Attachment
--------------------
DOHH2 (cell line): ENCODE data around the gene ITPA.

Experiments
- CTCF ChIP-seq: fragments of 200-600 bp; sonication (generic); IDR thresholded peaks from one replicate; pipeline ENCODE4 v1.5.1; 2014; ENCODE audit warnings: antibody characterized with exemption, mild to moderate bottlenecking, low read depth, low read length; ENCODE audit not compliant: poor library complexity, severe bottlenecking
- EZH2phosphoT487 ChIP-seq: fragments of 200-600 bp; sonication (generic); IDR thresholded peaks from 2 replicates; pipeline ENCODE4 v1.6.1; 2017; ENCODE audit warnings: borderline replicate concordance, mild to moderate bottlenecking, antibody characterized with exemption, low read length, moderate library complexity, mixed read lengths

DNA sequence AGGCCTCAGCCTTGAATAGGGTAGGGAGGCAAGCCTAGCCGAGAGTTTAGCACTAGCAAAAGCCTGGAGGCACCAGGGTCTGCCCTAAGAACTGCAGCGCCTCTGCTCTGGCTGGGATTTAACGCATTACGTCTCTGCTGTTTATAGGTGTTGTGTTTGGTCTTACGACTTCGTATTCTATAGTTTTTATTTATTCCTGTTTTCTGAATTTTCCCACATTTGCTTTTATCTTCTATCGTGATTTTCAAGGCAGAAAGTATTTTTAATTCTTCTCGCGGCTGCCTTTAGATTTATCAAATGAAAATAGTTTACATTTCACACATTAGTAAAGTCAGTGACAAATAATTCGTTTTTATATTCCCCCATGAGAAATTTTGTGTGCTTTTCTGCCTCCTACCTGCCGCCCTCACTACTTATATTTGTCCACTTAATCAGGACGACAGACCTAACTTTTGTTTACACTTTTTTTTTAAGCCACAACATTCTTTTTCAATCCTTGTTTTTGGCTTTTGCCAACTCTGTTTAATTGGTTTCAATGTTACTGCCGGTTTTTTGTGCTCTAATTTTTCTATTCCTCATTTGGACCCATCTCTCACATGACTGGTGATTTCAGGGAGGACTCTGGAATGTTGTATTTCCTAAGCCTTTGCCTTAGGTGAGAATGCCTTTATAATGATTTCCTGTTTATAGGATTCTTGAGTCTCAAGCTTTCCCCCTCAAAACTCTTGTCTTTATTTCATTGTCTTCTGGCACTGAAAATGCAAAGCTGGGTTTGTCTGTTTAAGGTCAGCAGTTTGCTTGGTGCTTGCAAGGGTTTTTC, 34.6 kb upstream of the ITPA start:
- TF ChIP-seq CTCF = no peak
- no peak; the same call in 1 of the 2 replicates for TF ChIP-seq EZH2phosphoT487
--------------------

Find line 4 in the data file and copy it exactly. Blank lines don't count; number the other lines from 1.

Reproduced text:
- EZH2phosphoT487 ChIP-seq: fragments of 200-600 bp; sonication (generic); IDR thresholded peaks from 2 replicates; pipeline ENCODE4 v1.6.1; 2017; ENCODE audit warnings: borderline replicate concordance, mild to moderate bottlenecking, antibody characterized with exemption, low read length, moderate library complexity, mixed read lengths